Friday, September 6, 2013

1130. Dixie City Jam

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This is the first James Lee Burke that I have read, and there are many others before it and after it. I was given the book after a recommendation from a family member. Since, I have recently started reading more Crime Fiction, this was a natural fit for me. There a few things to note however about this book as you read my review of it. First, while this is a stand alone adventure of Detective Dave Robicheaux (I still don't know how to pronounce his last name), this is really the seventh book in a series of books with him as the main character. Second, the novel takes place in 1994, so if this puts you off, and you need something more current, this might not be your cup of tea. There is no mention of cell phones, and other modern contrivances. Finally, thirdly, and more importantly, this book is not for the faint of heart. I am not talking about violence or blood and guts. There is some violence, but compared to what we see on our TV screens today it is beyond mild. No, what I am talking about is the multi threaded, multi person character arc. This is something only a SERIOUS NOVEL can achieve, and only a serious writer can pull off. You see this in some of this year's better TV Crime or other Dramas: The Killing, Broadchurch, and The Bridge. If you don't have the ability to follow multiple story threads then this book is not for you.

If you do have the ability to follow multiple story threads, this book, after a short introduction from the past, finds Detective Dave Robicheaux trying to get his ex-partner Clete (Cletus) Parcel out of some trouble he got himself in with some local New Orleans (N.O.) mobsters. This is all set against the background of the search for a sunken Nazi sub. The sub was sunk off the Louisiana coast at the mouth of the Mississippi. Apparently, the Nazi's, back in the World War II days, heavily patrolled these waters as a lot of shipping left these shores bound for Europe. But, this ship may or may not have something in it to hide. And it's connection to Detective Robicheaux is as follows: when he was a teenager, diving off a shrimping boat, working summers on the coast, he had seen the wreck of the sunken sub. Years later, he saw it again at a different location, possibly a place where the sub would have drifted with time and tides. Dave Robicheaux now owns a bait and tackle shop along with a boat rental business. He was in one of his boats when he saw the sub for the second time.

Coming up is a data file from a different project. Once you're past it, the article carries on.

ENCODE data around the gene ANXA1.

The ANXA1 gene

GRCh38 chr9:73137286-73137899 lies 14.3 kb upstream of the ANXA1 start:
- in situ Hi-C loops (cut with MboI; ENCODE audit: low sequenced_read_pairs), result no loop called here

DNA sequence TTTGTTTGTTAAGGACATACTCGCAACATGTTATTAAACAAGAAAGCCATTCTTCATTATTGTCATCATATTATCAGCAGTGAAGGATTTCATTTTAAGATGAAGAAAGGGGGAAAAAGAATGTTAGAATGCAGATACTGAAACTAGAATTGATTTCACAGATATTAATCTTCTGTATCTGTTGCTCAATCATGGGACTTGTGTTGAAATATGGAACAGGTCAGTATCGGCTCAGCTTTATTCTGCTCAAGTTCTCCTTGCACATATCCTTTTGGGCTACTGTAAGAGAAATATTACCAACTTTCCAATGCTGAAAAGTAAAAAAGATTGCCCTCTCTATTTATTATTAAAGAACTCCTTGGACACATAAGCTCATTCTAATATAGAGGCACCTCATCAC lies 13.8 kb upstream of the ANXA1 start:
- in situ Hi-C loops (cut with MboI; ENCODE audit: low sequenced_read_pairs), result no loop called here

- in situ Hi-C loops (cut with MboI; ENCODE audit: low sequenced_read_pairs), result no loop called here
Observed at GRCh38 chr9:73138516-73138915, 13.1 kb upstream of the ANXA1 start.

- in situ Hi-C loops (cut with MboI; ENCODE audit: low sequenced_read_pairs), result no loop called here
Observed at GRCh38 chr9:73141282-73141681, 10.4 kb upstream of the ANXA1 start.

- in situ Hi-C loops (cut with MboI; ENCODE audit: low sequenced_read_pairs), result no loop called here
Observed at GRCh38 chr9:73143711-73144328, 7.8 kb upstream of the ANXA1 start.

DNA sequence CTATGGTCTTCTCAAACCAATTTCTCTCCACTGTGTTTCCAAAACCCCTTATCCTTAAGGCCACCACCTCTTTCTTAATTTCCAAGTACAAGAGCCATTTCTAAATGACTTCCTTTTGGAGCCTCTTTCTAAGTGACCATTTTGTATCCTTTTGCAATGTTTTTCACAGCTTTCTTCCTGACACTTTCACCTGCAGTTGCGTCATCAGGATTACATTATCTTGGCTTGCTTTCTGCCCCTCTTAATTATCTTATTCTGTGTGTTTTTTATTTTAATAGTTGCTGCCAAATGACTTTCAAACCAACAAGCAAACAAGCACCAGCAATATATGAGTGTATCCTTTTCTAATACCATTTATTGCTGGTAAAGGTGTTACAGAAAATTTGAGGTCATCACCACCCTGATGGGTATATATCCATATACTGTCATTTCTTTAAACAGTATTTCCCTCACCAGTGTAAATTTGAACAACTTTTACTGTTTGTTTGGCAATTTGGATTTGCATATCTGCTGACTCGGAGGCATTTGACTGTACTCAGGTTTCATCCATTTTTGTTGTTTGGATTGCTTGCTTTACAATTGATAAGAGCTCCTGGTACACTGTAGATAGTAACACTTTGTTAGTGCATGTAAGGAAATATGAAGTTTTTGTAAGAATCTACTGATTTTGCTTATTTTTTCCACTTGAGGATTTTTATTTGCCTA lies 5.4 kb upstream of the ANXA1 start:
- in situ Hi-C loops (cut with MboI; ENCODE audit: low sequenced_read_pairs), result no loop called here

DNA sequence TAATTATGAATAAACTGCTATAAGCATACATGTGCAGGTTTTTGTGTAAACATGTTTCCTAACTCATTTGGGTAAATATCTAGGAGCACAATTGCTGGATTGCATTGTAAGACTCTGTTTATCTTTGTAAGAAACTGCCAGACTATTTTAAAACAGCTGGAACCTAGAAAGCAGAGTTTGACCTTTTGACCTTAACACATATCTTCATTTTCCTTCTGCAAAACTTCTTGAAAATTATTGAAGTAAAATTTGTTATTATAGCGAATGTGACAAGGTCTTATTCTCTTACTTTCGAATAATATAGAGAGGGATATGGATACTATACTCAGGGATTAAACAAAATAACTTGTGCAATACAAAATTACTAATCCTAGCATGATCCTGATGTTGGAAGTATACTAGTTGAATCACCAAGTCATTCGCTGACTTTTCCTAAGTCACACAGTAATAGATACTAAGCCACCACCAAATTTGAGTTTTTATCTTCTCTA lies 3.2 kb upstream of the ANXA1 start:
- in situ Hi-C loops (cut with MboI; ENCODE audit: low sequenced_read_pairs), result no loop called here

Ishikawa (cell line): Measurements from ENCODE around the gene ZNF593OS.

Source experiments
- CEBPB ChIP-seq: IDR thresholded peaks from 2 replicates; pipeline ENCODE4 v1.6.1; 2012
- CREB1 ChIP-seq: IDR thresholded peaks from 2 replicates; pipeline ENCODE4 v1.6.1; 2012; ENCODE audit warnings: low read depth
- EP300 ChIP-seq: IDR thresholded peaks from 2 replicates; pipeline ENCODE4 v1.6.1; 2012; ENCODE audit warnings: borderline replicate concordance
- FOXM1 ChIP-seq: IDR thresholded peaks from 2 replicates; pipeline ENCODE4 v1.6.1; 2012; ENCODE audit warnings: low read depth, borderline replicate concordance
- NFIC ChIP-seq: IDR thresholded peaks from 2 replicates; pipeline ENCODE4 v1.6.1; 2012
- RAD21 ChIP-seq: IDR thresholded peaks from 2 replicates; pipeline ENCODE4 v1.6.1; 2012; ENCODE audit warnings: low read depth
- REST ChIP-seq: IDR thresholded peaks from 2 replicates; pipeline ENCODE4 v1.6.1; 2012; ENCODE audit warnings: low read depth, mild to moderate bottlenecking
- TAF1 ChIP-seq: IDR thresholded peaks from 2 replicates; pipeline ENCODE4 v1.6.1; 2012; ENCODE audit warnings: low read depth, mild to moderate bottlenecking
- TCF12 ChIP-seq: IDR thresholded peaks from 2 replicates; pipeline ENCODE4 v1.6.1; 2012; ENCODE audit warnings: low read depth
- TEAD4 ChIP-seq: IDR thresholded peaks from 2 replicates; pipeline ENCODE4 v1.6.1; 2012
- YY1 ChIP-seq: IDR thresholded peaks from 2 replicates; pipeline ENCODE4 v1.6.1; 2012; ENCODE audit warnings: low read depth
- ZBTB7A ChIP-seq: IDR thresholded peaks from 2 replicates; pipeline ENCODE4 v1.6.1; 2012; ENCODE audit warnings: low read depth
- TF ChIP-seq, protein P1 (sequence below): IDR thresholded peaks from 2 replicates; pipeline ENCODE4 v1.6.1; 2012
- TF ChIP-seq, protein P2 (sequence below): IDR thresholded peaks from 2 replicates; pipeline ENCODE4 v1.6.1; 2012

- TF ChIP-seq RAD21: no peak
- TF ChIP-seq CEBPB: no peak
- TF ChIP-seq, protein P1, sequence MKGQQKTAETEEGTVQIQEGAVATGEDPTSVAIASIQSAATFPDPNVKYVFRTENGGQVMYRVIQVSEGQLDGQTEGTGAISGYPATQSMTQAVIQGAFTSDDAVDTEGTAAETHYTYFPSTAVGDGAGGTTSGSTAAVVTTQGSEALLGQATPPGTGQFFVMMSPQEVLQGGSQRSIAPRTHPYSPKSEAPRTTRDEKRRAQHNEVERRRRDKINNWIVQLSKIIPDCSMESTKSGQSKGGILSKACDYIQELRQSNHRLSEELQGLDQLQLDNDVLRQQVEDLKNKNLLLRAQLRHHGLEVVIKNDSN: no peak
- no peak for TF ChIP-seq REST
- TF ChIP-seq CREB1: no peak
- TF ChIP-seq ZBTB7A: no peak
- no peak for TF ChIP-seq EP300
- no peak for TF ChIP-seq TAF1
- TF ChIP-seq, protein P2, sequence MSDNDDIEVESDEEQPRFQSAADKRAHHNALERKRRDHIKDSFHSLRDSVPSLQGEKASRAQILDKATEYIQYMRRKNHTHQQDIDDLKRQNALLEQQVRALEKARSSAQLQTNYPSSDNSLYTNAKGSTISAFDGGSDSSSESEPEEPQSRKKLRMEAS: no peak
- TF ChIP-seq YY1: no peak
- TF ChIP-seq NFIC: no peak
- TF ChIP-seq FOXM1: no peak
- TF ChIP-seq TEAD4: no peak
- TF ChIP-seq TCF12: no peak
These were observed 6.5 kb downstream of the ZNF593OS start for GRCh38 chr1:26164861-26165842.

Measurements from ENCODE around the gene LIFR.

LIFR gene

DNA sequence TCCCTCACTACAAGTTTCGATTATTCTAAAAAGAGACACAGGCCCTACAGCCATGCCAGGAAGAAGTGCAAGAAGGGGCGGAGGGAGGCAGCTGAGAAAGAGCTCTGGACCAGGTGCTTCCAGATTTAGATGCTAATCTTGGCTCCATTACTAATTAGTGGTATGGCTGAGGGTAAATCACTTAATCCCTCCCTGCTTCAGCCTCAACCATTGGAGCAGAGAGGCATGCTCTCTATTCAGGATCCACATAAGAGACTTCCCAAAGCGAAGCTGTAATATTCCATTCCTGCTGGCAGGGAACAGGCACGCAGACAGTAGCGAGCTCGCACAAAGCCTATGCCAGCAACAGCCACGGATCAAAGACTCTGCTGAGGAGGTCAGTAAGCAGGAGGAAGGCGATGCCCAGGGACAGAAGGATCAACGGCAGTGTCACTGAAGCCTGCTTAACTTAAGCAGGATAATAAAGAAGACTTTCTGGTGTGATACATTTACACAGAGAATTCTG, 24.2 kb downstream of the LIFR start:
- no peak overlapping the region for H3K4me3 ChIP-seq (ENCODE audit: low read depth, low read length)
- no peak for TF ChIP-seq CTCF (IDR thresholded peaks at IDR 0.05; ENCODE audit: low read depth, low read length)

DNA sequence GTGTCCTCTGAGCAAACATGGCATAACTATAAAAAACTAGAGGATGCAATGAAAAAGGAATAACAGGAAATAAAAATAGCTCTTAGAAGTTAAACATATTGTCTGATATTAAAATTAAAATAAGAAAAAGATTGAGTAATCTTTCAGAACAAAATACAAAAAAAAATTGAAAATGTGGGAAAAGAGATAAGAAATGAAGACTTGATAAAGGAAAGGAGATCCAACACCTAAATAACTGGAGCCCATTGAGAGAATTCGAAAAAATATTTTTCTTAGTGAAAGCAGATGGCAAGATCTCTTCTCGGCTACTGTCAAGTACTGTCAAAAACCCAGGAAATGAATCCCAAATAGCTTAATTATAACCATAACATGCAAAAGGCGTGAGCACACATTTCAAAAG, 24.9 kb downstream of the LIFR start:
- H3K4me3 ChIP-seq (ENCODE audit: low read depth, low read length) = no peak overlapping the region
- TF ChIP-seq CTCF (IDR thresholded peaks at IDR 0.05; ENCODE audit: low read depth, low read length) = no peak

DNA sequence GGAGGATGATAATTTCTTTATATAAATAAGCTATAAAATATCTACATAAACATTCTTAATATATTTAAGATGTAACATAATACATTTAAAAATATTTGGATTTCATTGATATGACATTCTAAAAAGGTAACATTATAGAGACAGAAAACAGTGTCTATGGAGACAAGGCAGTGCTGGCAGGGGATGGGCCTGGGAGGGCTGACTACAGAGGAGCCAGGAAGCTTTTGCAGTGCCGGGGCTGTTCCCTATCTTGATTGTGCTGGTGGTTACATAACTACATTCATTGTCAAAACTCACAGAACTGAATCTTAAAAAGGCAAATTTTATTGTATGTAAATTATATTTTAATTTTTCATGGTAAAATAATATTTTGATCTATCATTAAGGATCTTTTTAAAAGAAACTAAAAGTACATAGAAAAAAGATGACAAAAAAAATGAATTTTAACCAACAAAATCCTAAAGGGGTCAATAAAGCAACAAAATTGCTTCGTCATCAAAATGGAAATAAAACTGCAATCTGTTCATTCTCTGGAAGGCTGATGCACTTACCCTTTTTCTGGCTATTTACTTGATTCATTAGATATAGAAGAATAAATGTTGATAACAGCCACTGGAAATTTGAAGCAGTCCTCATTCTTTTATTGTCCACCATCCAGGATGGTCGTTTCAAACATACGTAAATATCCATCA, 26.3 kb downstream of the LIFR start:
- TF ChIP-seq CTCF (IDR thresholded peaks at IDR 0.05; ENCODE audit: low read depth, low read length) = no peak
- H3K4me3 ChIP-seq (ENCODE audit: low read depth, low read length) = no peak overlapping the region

There is a local New Orleans hotel entrepreneur who knows Dave's sub story and wants Dave to help him find the sub and raise it. He goes by the name of Hippo Brimstine. Hippo is Jewish. So, is this the reason he wants to raise a Nazi sub? Or is there a hidden reason? One of the mobsters in town also wants to give Dave money to get the location of the sub. But what is his interest? Was his family connected with Nazi's back in the 30s and 40s. Is it because he is Irish-Catholic? Is it some other reason?

Racial politics and race relations play a huge role in this story, as Dave Robicheaux is a "by the numbers" detective who does not break any rules, or does he? Yet, he does bend them to the extent of needing to achieve his goals. Especially when he and his family are threatened by Neo-Nazis and by other N.O. mobsters. Do they find the sub? Are the threats against Dave, his family and his friends countered? Answers are provided in time..... But something more important to consider.

There is a flavor and a smell to this Novel, and it's all Southern and it's all Louisiana and New Orleans. The prose grabs you and drags you in and does not let you go. When you start reading this book, you feel and breath and taste and smell everything. When Dave Robicheaux buys Po 'boy sandwiches, you smell them in the bag he's holding. When Dave's neighbor is burning his sugarcane fields, you smell it too. You feel the Palm fronds waving in the breeze, you sense the breeze off the Gulf, you experience every single sensation. THIS is a book to immerse yourself in. And this is writing to revel in.

James Lee Burke is a gem of writer and I am sad it took me so long to discover him. I have no problem recommending this book, or this writer, based on just this one book. Easily, a four star book.

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